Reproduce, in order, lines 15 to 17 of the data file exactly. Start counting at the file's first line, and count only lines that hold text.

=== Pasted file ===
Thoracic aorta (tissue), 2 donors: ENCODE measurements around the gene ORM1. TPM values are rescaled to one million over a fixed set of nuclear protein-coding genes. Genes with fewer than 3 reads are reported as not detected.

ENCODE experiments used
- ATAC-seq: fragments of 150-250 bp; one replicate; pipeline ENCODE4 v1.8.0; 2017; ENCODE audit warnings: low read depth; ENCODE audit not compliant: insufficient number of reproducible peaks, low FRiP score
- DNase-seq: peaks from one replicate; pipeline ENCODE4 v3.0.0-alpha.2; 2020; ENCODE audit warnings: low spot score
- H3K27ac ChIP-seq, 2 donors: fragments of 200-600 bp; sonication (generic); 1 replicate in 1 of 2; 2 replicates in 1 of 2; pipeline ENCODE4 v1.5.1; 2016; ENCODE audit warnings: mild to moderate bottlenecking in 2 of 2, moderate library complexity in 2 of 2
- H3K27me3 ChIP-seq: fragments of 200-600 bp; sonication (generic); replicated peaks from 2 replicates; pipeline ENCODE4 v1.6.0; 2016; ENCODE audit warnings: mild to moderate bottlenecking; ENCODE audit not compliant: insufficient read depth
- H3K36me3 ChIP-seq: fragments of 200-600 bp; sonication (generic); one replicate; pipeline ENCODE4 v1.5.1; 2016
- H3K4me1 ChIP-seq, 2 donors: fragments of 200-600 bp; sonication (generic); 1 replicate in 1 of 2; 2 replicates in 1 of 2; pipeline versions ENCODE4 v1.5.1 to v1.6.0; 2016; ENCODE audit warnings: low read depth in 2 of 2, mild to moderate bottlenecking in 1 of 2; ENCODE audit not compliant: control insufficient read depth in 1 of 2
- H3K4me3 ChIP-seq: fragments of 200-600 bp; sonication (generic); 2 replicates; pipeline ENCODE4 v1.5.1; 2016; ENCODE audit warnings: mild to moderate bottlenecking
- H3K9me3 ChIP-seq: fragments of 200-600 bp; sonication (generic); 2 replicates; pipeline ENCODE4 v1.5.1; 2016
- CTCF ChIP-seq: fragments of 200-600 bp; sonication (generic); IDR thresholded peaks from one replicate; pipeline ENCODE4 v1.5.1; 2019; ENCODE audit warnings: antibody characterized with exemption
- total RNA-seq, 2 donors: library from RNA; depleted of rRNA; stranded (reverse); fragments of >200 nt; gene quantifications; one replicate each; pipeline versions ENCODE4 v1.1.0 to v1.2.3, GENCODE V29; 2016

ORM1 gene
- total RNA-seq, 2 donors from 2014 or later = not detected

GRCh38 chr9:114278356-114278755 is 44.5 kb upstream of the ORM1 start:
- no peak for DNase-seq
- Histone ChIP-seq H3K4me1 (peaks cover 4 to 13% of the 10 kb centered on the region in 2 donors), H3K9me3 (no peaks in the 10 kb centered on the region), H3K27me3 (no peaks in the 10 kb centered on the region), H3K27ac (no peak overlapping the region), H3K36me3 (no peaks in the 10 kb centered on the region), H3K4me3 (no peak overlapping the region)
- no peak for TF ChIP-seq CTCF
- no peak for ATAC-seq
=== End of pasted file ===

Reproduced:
GRCh38 chr9:114278356-114278755 is 44.5 kb upstream of the ORM1 start:
- no peak for DNase-seq
- Histone ChIP-seq H3K4me1 (peaks cover 4 to 13% of the 10 kb centered on the region in 2 donors), H3K9me3 (no peaks in the 10 kb centered on the region), H3K27me3 (no peaks in the 10 kb centered on the region), H3K27ac (no peak overlapping the region), H3K36me3 (no peaks in the 10 kb centered on the region), H3K4me3 (no peak overlapping the region)